Modern digital camera and sensor technology have reached the point where now everyone can afford to shoot in high-quality codecs, such as the Raw and ProRes recording (now in all flavours) even on a $1,000 camera like the Blackmagic Pocket Cinema Camera. The sub-$10K market segment is extremely competitive with the Sony FS7 offering advanced features such as onboard 4K XAVC recording, High-Speed Full HD recording up to 180fps, as well as the ability to shoot in S-Log3 gamma, all features usually reserved for cameras costing at least twice as much.
However, even with all that at your disposal, shooting in Log, may not always be the right approach for every project. There is a solid reason why there are so many successful colourists working on thousands of projects every day. For instance, if yours requires a substantial colour correction work it’s better to choose a camera that shoots Log gamma format or records Raw in order to get the maximum dynamic range of the sensor and preserve all bits of colour information you can to leave enough room for as many creative decisions as possible in the post-production phase.
It’s a great asset if you are an experienced cinematographer and colourist at the same time, however in most of the time, it’s not the case for many of us. And, it isn’t meant to be this way. Usually, both Log footage and Raw require a lot of adjustments such as correcting the colour balance and exposure, brightness and contrast of the image, matching the different shots, achieving a certain look, etc. before we see the final version. It’s hard to accomplish all these tasks by only adding a couple of nodes in Resolve. Usually, the professional colour-grading involves much more work, patience and experience and there is not only one right way to go with.
So, is it better to record Log or Raw or simply shoot in Rec.709 mode? Before answering this question one should take into consideration that usually the storage and system requirements for Raw, and especially 4K Raw are pretty intensive. Check out this write-up on hard drive space requirements for different shooting scenarios, including 4K. On the other hand, Log is a perfectly viable alternative that is much more efficient overall and certainly more post production friendly. Further, if your project has a tight schedule and you should move as fast as possible on set, shooting in Raw or Log could be quite overwhelming.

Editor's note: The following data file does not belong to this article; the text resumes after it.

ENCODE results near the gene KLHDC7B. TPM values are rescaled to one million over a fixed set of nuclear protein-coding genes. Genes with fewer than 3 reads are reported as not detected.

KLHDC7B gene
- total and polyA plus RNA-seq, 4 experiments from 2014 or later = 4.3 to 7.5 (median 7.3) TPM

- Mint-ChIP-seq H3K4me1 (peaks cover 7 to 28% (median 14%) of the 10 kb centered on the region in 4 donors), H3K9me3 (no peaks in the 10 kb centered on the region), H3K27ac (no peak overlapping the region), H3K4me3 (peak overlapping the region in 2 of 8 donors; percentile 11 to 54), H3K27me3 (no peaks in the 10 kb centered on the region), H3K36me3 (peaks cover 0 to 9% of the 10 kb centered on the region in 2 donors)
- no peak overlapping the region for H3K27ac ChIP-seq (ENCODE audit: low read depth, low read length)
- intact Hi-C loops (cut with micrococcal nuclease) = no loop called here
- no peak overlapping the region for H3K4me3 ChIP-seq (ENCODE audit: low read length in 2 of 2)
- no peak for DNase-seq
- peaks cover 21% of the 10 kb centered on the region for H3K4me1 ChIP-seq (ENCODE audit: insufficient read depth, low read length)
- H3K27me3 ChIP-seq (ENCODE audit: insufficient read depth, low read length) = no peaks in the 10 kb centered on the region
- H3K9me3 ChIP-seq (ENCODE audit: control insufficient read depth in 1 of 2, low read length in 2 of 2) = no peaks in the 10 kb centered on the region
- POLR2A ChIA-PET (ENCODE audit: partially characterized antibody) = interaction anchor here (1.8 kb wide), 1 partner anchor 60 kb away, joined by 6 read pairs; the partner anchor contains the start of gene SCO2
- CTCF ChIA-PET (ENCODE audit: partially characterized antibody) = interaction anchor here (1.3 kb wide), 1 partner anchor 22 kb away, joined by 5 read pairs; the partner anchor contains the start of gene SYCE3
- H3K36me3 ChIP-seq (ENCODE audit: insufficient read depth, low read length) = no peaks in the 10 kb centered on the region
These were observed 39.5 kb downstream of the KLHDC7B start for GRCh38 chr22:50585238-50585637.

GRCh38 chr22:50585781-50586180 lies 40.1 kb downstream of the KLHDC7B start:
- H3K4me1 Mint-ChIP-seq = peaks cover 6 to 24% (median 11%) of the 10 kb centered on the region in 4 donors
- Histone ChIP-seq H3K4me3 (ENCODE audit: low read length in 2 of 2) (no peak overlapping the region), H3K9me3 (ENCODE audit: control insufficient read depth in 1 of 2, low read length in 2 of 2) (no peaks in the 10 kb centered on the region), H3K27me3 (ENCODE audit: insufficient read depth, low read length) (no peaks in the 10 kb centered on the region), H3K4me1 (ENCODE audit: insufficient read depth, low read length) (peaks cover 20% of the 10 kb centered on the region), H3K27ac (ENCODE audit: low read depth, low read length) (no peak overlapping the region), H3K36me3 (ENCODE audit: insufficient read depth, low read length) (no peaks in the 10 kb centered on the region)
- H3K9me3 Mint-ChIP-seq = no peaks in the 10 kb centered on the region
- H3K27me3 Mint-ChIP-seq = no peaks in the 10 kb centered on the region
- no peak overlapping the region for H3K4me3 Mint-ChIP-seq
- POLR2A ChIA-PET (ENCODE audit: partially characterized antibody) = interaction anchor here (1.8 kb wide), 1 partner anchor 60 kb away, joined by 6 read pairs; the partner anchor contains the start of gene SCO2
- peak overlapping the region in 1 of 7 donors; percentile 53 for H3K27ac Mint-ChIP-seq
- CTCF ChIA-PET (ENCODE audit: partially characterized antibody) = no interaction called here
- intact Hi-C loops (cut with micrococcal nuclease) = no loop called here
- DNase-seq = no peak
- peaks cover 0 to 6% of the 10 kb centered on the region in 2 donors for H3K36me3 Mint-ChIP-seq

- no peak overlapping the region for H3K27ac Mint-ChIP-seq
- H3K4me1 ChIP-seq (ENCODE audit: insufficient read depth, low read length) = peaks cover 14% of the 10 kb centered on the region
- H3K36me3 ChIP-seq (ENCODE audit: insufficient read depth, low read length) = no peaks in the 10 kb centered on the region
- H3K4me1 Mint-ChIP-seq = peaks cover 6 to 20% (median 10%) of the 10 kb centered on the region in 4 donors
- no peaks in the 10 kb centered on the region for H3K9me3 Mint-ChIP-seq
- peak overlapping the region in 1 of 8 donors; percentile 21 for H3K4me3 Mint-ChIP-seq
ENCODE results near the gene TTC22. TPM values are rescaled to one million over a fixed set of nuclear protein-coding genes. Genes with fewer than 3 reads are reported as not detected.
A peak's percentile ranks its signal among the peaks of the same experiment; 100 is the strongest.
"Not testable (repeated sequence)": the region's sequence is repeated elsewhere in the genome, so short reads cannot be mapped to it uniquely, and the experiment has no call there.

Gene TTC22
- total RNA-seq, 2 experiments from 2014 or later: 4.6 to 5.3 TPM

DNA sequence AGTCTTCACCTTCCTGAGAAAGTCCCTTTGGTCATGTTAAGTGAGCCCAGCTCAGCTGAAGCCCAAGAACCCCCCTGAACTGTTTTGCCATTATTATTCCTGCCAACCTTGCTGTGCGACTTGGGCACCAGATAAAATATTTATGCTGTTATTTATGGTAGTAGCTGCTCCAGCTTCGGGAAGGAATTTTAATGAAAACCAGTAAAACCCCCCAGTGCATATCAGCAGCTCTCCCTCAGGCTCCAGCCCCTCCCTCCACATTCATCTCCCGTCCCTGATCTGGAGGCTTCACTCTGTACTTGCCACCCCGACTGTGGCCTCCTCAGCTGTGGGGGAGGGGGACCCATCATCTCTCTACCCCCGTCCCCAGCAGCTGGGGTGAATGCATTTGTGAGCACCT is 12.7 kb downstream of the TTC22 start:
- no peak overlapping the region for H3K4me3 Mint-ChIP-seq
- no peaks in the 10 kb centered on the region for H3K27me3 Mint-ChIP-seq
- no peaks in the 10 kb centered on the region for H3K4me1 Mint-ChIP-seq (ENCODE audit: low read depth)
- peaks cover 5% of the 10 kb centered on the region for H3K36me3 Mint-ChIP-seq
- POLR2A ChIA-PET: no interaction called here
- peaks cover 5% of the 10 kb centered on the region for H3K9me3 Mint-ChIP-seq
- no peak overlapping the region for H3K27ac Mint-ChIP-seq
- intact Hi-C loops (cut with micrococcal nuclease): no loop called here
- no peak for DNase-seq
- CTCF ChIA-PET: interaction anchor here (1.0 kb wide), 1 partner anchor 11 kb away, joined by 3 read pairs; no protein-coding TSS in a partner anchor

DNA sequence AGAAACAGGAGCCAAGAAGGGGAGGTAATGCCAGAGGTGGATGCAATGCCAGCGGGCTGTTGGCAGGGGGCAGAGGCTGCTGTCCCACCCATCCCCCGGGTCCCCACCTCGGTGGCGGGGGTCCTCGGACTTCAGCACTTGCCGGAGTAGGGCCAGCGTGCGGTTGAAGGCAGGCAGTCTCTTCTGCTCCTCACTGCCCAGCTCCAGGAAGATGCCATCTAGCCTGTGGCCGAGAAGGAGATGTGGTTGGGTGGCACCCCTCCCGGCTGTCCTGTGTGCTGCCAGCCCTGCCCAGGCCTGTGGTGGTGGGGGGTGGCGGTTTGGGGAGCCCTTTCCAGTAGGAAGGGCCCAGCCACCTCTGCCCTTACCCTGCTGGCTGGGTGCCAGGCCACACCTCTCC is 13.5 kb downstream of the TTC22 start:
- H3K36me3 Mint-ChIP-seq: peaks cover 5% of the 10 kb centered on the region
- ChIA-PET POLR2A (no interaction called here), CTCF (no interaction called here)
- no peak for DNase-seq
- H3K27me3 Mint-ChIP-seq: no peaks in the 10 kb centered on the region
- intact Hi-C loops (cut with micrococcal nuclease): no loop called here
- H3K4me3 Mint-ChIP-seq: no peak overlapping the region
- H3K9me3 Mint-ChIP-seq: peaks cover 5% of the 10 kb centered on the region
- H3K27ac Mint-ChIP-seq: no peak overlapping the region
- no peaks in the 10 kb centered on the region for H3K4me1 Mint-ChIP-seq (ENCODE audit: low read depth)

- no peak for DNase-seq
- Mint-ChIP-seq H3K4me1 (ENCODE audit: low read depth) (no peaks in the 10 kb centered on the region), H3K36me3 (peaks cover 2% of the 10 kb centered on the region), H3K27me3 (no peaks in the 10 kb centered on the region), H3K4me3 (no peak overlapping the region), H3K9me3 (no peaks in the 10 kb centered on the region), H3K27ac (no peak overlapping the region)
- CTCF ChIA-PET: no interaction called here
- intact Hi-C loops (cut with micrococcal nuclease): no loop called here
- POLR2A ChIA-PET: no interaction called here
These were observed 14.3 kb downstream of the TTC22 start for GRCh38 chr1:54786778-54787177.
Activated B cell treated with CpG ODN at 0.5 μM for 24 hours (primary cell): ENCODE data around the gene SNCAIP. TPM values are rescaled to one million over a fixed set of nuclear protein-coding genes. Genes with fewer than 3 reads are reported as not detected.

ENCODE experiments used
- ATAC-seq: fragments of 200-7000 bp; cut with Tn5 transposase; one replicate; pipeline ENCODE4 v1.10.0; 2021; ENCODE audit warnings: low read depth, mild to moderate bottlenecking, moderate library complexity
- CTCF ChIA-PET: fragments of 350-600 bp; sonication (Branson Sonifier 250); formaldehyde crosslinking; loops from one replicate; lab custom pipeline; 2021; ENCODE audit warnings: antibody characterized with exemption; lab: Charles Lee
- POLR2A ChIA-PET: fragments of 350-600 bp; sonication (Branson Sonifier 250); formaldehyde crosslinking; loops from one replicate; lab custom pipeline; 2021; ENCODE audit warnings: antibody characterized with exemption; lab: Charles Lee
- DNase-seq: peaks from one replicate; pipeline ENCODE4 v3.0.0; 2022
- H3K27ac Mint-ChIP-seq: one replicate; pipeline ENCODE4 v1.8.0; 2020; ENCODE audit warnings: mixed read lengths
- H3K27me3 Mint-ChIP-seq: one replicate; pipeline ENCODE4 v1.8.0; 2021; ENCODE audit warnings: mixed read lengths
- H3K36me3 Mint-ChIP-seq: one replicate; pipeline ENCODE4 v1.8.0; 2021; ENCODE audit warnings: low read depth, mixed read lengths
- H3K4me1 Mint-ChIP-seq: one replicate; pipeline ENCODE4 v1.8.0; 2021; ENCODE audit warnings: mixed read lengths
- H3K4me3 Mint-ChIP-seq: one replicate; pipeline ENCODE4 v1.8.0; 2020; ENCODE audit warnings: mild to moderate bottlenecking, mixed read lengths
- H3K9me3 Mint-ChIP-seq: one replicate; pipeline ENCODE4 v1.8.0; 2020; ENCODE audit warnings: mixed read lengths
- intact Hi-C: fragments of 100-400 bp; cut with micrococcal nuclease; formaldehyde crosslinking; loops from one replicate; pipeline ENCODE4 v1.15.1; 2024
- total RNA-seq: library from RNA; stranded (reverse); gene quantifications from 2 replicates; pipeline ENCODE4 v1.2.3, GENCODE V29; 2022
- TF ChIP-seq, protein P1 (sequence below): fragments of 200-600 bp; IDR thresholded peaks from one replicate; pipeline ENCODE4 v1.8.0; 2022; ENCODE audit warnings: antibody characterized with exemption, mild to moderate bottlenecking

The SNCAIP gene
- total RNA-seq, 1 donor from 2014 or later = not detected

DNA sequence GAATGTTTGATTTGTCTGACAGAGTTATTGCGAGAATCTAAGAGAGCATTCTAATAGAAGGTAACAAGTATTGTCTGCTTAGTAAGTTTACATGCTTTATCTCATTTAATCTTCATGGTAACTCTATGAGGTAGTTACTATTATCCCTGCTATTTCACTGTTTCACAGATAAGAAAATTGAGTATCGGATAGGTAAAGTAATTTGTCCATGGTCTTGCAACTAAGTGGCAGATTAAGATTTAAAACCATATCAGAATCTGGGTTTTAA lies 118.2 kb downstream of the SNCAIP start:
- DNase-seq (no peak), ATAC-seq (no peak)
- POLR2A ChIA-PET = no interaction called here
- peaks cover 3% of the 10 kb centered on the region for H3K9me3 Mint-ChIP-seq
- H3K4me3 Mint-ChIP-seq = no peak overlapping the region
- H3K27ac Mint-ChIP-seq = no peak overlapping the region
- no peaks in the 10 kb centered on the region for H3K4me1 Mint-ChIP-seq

Here is an example of the Canadian-based an award-winning producer and cinematographer Dennis Hingsberg who demonstrates his colour-grading workflow with the Sony Fs7‘s S-log3 footage. This is a simple case in which he shows us his colour-correction/grading breakdown of a single frame that involved more than 10 nodes to get to the final look.
Hinsberg did not use any 3rd-party plugins to grade the image. It was done by hand using approximately 10-12 nodes in DaVinci Resolve. However, he did use the Kodak 2383 LUT which is designed for Cineon based log curves and one of the reasons Dennis have become a fan of the slog3 gamma curve.According to him its near identical to the Cineon curve making it compatible with existing Cineon based workflows as well as LUTs.
This is what also he shares from his experience with the FS7’s S-log3 footage:
I felt overall the image data held up quite well. It was quite easy to break the codec in the shadows when doing certain color passes so I had to scale back some of my adjustments. In this frame there are a lot of different color temperature light sources which I did not spend too much time to correct by desaturation or editing highlight level balance.
Dennis Hingsberg also shares that the video from the FS7 behaves almost identical to the F5 and F55 footage and “doesn’t seem to leave a lot left to be desired”. Overall, the FS7 is a high quality 4K camera, especially for the price, making it very suitable for various of shooting situations providing a very flexible and userfriendly post-production workflow due to the robust internal XAVC codec.
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